According to the Wikipedia article Triple point of water, the triple point of water occurs at

The single combination of pressure and temperature at which liquid water, solid ice, and water vapor can coexist in a stable equilibrium occurs at exactly 273.16 K (0.01 °C; 32.02 °F) and a partial vapor pressure of 611.657 pascals (6.11657 mbar; 0.00603659 atm).

Shown in the illustration below (from the Wikipedia article):

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Crucially, to put this into a context, the 611.73 pascals quoted in the article corresponds to the

minimum pressure at which liquid water can exist. At pressures below the triple point (as in outer space), solid ice when heated at constant pressure is converted directly into water vapor in a process known as sublimation.

Potentially useful information to determine if an exoplanet can possibly have water (if all other conditions are suitable).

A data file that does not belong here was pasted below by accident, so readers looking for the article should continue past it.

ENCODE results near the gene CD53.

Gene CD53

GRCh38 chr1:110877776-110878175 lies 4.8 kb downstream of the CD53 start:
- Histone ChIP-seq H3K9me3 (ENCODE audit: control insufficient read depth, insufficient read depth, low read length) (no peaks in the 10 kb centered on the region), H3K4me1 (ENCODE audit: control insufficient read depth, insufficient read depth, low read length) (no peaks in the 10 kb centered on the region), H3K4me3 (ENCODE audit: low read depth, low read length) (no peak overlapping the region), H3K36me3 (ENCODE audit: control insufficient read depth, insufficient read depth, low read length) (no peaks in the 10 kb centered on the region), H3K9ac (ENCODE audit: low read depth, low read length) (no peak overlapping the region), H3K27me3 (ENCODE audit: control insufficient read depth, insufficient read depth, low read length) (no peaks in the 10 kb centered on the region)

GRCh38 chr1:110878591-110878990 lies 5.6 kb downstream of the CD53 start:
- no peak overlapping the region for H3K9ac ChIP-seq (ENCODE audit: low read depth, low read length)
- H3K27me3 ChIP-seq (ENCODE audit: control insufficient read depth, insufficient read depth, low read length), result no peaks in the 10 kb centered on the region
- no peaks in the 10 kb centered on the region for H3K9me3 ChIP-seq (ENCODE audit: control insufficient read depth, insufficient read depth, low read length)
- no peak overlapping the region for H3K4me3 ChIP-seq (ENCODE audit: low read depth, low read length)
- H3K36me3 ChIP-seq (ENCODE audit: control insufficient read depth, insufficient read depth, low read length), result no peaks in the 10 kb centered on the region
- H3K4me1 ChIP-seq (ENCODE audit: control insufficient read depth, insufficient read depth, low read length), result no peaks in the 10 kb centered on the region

What are the spectroscopic signatures that differentiate triple state water from water at 1 atm?


The triple point of water is point of dynamic equilibrium between three phases of water. Any small change in Pressure or Temperature will lead to one phase regions or two phase lines on the phase diagram.

The triple point is not a state of matter rather a combination/mixture of three phases . So i very much doubt we can get any unique spectroscopic signatures . We would get a distorted result as this point has three different phases. Also Emission and Absorption spectra depends on temperature and pressure.

  • $\begingroup$ Great answer (+1), a question though - would the distorted result be 'characteristic' enough to be differentiated from water at 1 atm? $\endgroup$ – user15489 Apr 27 '15 at 10:39
  • 1
    $\begingroup$ water will have specific peaks at 1 atm and room(or experimental) temperature. But when we have three phases together like this , we will be seeing random peaks (i think). So we can get the spectra of the individual phases by spatial and spectral seperation of components. $\endgroup$ – Gowtham Apr 27 '15 at 11:09

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